Essay God Works Through Jacob to Help Achieve His Divine Plan

1005 Words 5 Pages
God interacts with the world in a very unique way. He works by using people as conduits with whom He will ultimately achieve His goal of the Divine Plan. Throughout the Book of Genesis, many cycles of protagonists appear with whom God chooses to interact. In one such cycle, the Jacob Cycle, God influences, molds, and guides Jacob in increasingly personal ways. God influences Jacob throughout his childhood, his journey to Haran, his journey from Haran, and finally, with one last test of will. Throughout the guidance, God’s increasing trust in Jacob allows for an eventual transformation of the relationship, where Jacob morphs into God’s Israel.
During the early stages of the cycle, God works through Jacob’s mother, Rebekah, to do much of His
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God interacts with the world in a very unique way. He works by using people as conduits with whom He will ultimately achieve His goal of the Divine Plan. Throughout the Book of Genesis, many cycles of protagonists appear with whom God chooses to interact. In one such cycle, the Jacob Cycle, God influences, molds, and guides Jacob in increasingly personal ways. God influences Jacob throughout his childhood, his journey to Haran, his journey from Haran, and finally, with one last test of will. Throughout the guidance, God’s increasing trust in Jacob allows for an eventual transformation of the relationship, where Jacob morphs into God’s Israel.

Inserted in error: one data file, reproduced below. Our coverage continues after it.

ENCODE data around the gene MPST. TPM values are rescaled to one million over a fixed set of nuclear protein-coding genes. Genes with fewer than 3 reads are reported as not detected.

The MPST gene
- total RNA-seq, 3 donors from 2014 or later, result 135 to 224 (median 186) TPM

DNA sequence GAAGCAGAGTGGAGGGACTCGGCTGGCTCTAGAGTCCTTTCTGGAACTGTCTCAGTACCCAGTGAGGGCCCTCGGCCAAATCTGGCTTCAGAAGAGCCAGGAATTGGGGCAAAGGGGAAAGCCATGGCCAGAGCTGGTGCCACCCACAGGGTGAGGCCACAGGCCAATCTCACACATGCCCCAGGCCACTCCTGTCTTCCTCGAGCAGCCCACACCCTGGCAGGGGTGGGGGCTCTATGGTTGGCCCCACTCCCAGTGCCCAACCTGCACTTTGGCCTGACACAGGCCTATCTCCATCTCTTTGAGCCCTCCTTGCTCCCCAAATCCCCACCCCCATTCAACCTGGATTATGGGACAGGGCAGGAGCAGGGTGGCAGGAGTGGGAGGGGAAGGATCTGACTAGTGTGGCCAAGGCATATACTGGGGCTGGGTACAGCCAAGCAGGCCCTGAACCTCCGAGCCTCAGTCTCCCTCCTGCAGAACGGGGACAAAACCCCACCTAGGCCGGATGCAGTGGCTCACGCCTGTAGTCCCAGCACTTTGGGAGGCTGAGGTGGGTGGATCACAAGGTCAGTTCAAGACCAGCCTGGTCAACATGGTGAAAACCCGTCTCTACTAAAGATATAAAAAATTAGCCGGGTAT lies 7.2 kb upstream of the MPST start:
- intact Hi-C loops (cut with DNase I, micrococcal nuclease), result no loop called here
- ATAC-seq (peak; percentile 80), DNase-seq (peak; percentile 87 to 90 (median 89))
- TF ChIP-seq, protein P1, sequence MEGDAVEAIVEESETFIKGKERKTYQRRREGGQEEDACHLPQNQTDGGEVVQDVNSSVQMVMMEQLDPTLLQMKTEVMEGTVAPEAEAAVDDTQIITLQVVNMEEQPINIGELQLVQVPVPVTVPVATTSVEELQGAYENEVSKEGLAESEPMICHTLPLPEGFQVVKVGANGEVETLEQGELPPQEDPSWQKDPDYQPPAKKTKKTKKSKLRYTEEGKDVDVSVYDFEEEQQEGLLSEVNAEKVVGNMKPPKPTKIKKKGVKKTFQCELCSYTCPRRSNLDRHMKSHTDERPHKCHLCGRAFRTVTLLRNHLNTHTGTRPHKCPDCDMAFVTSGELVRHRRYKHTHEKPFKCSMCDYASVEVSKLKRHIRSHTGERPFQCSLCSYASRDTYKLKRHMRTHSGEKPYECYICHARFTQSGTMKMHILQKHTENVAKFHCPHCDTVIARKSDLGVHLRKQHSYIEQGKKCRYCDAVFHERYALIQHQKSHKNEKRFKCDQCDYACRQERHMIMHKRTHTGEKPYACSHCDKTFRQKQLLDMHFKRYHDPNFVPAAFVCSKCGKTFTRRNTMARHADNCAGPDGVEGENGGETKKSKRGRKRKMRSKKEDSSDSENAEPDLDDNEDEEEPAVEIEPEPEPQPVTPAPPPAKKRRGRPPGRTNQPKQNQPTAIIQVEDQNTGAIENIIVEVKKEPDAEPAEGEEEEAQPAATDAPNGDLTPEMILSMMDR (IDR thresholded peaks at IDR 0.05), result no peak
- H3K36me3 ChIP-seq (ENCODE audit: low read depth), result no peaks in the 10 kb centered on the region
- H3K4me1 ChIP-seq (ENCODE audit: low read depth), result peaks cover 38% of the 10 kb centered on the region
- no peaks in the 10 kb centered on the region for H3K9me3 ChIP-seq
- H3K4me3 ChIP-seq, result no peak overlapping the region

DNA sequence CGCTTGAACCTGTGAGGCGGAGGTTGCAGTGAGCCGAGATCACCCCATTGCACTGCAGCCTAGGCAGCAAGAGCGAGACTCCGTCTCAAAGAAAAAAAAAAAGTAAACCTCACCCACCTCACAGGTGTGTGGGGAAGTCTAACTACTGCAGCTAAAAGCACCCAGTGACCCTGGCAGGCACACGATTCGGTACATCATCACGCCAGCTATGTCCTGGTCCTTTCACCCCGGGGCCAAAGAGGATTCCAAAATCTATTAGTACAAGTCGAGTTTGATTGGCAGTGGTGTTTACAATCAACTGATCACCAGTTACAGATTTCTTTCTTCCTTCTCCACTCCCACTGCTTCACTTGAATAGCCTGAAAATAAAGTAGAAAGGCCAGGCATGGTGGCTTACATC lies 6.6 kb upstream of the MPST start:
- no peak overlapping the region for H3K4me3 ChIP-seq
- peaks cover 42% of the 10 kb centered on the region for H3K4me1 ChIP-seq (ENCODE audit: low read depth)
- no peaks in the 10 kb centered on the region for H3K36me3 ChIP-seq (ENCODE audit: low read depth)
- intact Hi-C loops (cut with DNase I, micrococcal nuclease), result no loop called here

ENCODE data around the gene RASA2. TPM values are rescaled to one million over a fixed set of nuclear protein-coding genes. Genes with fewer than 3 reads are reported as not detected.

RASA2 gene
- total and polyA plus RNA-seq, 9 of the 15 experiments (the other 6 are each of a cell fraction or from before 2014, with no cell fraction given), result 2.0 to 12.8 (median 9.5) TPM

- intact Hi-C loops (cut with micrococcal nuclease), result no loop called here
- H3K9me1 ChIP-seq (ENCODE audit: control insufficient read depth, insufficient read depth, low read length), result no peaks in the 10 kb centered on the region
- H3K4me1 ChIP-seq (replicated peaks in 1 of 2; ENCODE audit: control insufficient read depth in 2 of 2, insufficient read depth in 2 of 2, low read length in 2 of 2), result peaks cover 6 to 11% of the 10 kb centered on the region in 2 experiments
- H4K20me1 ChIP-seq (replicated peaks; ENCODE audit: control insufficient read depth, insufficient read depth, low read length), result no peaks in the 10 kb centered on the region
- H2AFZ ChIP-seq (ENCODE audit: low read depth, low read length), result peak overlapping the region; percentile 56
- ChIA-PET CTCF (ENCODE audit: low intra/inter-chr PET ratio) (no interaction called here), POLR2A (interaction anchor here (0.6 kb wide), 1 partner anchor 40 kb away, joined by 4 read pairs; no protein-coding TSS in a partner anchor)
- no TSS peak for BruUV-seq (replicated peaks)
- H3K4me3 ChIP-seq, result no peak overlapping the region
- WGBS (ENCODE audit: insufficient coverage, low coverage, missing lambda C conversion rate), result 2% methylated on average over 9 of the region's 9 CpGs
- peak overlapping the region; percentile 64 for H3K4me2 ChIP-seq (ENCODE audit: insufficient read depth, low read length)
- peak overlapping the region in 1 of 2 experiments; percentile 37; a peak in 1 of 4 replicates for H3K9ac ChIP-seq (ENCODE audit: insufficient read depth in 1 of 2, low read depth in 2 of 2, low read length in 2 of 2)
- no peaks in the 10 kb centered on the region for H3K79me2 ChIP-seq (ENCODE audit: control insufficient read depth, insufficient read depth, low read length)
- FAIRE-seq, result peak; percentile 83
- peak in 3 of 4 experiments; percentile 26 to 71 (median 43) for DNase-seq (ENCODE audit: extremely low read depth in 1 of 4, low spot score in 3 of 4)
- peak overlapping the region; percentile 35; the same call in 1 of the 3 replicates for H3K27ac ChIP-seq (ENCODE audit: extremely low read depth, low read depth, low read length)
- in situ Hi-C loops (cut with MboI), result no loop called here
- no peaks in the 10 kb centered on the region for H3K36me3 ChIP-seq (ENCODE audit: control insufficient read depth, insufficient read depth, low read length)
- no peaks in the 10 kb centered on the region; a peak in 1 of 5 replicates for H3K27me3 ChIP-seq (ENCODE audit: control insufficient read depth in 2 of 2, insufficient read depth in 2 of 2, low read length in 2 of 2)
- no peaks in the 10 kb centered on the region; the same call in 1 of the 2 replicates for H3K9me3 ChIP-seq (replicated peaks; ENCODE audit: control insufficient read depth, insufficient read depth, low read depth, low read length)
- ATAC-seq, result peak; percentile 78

During the early stages of the cycle, God works through Jacob’s mother, Rebekah, to do much of His work. God begins by using Rebekah when He informs her that she will have two children, and that the younger one shall rule over the older. After Rebekah conceived and bore her children, God stayed with Jacob and gave him the opportunities necessary to succeed. When the children were young, God provided a situation where Jacob could buy Esau’s birthright for some red pottage. As they grew older, God’s words stayed with Rebekah and reinforced the idea for her to support the younger child, Jacob, over the older child, Esau. Her favoring “support” is best exemplified when Rebekah overhears Isaac telling Esau to cook him food and after, he will give Esau the blessing of the firstborn. Instead of allowing this to happen, Rebekah tells Jacob to
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